Marked by a productivist conception, this model, which would influence the construction of a national evaluation system implemented in Brazil, with regard to academic work, was based on publication requirements. Hence, the scientific article would become one of the most important devices in evaluating teacher performance.

The disclosure of the list of unproductive ones would point to changes in university conceptions and evaluation practices and would reveal devices that would subtly become more present in the techniques of measuring intellectual production. These aspects of the nascent productivism, over the years, would become commonplace in academia (Schmidt, 2011).

 

Productivism in academia

The productivist model is constituted, in the context of the modernization of the university, under the aegis of academic productivity that establishes criteria of production and performance by the logic of the business organization of work imposed by globalization. Still according to Schmidt (2011), productivism is part of the university modernization process as ideas and practices aimed at adapting its scientific and technological production, as well as at competitiveness in the national and international spheres.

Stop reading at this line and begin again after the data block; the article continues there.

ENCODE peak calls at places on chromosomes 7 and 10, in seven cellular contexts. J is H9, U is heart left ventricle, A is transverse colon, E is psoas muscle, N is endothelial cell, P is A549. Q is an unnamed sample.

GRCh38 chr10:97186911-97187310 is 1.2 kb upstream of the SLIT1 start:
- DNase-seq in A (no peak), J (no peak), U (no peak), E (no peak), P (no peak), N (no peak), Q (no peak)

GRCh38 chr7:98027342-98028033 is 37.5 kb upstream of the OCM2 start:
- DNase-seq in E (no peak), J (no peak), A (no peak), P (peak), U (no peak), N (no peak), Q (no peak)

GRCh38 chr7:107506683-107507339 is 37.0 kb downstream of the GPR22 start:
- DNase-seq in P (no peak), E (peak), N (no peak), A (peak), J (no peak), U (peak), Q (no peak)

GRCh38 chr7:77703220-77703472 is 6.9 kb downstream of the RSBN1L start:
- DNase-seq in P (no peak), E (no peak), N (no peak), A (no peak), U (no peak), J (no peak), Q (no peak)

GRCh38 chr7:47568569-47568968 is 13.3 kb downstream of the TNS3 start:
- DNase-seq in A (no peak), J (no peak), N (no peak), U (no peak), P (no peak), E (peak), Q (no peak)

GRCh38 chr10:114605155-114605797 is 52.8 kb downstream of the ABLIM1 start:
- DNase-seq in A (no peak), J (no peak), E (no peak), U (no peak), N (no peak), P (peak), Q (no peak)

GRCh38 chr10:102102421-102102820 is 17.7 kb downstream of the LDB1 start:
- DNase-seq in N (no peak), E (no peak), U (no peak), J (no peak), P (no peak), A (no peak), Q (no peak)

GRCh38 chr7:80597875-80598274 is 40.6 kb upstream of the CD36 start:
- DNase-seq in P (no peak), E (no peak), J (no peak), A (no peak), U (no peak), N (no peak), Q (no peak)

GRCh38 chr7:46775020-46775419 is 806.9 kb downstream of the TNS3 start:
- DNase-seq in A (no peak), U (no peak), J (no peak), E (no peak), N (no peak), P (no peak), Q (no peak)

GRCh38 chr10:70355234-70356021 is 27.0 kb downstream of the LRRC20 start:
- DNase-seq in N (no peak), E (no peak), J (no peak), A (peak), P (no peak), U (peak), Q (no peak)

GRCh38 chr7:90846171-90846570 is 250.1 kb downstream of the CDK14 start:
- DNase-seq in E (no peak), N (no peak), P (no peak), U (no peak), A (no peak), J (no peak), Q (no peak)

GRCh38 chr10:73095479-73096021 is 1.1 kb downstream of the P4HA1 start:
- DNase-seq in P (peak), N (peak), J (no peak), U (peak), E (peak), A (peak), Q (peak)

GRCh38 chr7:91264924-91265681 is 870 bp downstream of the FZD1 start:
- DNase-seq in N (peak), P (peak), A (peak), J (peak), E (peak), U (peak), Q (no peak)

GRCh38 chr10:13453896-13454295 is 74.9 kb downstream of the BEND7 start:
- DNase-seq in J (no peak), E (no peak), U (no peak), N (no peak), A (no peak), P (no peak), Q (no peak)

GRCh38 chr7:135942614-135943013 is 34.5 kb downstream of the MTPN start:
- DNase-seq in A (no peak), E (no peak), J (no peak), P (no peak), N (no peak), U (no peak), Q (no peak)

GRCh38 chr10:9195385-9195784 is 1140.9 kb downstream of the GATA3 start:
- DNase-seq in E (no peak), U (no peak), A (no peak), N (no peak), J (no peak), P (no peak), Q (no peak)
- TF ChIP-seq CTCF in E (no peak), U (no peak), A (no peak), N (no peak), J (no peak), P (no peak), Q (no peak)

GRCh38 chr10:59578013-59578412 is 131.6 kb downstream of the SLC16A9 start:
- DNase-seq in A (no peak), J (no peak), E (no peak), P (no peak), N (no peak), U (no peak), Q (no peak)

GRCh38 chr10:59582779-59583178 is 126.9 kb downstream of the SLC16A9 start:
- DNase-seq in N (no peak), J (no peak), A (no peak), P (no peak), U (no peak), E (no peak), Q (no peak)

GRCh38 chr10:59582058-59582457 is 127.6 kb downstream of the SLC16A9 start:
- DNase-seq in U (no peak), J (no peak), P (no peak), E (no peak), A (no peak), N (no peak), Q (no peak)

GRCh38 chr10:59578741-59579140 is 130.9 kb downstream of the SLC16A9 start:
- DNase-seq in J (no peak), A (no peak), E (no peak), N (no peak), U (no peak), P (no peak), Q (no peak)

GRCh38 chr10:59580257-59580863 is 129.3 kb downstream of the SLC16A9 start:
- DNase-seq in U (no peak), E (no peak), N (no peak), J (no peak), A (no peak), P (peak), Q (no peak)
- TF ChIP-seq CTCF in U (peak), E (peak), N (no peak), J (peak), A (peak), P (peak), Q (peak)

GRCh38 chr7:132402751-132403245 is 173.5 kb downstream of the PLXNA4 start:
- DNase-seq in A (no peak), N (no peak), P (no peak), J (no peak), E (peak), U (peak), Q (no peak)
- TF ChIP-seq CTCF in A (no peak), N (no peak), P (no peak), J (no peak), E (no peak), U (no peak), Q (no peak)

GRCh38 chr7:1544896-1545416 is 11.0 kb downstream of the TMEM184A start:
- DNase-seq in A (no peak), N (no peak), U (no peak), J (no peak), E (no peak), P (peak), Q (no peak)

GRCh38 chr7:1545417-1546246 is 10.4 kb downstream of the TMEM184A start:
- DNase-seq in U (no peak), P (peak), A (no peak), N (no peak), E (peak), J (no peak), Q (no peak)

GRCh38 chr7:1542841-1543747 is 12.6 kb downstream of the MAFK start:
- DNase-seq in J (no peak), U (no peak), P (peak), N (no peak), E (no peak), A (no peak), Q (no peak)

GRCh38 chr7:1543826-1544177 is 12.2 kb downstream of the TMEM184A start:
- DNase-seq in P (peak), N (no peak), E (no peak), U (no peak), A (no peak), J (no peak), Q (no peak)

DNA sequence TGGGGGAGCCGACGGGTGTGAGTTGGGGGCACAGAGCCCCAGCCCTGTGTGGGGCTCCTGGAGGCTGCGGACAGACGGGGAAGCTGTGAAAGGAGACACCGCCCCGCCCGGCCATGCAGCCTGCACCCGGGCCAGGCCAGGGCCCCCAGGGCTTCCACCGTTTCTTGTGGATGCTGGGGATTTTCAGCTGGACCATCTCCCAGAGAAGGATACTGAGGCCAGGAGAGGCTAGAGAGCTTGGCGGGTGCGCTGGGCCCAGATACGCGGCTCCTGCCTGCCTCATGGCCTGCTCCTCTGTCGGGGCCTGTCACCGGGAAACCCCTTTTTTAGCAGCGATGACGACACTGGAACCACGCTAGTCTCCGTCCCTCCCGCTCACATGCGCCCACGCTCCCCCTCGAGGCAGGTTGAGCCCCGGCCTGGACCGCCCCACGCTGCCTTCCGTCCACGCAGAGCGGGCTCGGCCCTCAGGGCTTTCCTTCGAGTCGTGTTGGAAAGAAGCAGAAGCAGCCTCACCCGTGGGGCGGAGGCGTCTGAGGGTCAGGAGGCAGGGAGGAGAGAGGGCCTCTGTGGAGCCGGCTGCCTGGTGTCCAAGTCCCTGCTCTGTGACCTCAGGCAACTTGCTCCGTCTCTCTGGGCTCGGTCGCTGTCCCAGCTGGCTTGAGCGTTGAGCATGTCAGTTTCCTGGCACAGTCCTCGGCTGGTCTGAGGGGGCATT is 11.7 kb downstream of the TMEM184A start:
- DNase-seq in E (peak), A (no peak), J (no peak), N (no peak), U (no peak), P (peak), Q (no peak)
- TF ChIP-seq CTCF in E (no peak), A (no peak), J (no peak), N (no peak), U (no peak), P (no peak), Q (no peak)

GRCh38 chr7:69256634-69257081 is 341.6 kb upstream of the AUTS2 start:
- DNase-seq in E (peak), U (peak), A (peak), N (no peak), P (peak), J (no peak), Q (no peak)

The subject of productivism has been studied by different authors (Sguissard and Silva Jr, 2009; Luz, 2005; Alcadipani, 2011; Waters, 2006; Bianchetti and Machado, 2009; Silva, Jr., 2017) who outline a quantitative apprehension of science , induced by academic production evaluation systems. The productivist ideology becomes inseparable from mercantile rationality, as both are involved in the process of transforming academic work and its actors. Productivism imposes an instrumentalized model of appreciation and production of knowledge and reduces this appreciation to the measure and academic activity to its products. According to Luz (2005, p. 43), by academic productivism it is understood “the quantum of intellectual production, mainly bibliographical, developed in a specific time, growing […] necessary to keep researchers in their statutory position in their scientific field” .